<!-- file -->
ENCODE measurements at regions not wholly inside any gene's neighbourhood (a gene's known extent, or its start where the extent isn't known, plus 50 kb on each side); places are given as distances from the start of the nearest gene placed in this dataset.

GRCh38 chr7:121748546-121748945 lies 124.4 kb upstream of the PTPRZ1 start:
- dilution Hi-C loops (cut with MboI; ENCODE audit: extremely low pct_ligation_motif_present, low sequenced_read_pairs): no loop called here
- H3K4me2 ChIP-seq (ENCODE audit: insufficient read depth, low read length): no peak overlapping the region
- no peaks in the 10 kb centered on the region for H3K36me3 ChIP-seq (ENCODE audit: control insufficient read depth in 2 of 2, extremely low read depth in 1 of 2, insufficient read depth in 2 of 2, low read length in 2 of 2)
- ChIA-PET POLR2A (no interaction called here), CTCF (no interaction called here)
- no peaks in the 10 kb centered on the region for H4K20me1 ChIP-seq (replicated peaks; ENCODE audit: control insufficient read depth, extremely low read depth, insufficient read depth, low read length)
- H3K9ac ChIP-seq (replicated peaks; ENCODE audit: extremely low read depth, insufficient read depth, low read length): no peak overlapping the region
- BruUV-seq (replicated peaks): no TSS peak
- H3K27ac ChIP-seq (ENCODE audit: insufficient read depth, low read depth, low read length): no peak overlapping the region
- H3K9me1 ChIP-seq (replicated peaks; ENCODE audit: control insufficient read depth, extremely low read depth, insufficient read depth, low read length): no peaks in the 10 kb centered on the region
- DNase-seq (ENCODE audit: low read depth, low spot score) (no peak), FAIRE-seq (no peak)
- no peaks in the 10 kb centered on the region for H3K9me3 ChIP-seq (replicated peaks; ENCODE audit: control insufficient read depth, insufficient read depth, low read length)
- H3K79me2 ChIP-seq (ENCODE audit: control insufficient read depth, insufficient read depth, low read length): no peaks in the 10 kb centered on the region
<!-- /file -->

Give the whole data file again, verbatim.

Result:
ENCODE measurements at regions not wholly inside any gene's neighbourhood (a gene's known extent, or its start where the extent isn't known, plus 50 kb on each side); places are given as distances from the start of the nearest gene placed in this dataset.

GRCh38 chr7:121748546-121748945 lies 124.4 kb upstream of the PTPRZ1 start:
- dilution Hi-C loops (cut with MboI; ENCODE audit: extremely low pct_ligation_motif_present, low sequenced_read_pairs): no loop called here
- H3K4me2 ChIP-seq (ENCODE audit: insufficient read depth, low read length): no peak overlapping the region
- no peaks in the 10 kb centered on the region for H3K36me3 ChIP-seq (ENCODE audit: control insufficient read depth in 2 of 2, extremely low read depth in 1 of 2, insufficient read depth in 2 of 2, low read length in 2 of 2)
- ChIA-PET POLR2A (no interaction called here), CTCF (no interaction called here)
- no peaks in the 10 kb centered on the region for H4K20me1 ChIP-seq (replicated peaks; ENCODE audit: control insufficient read depth, extremely low read depth, insufficient read depth, low read length)
- H3K9ac ChIP-seq (replicated peaks; ENCODE audit: extremely low read depth, insufficient read depth, low read length): no peak overlapping the region
- BruUV-seq (replicated peaks): no TSS peak
- H3K27ac ChIP-seq (ENCODE audit: insufficient read depth, low read depth, low read length): no peak overlapping the region
- H3K9me1 ChIP-seq (replicated peaks; ENCODE audit: control insufficient read depth, extremely low read depth, insufficient read depth, low read length): no peaks in the 10 kb centered on the region
- DNase-seq (ENCODE audit: low read depth, low spot score) (no peak), FAIRE-seq (no peak)
- no peaks in the 10 kb centered on the region for H3K9me3 ChIP-seq (replicated peaks; ENCODE audit: control insufficient read depth, insufficient read depth, low read length)
- H3K79me2 ChIP-seq (ENCODE audit: control insufficient read depth, insufficient read depth, low read length): no peaks in the 10 kb centered on the region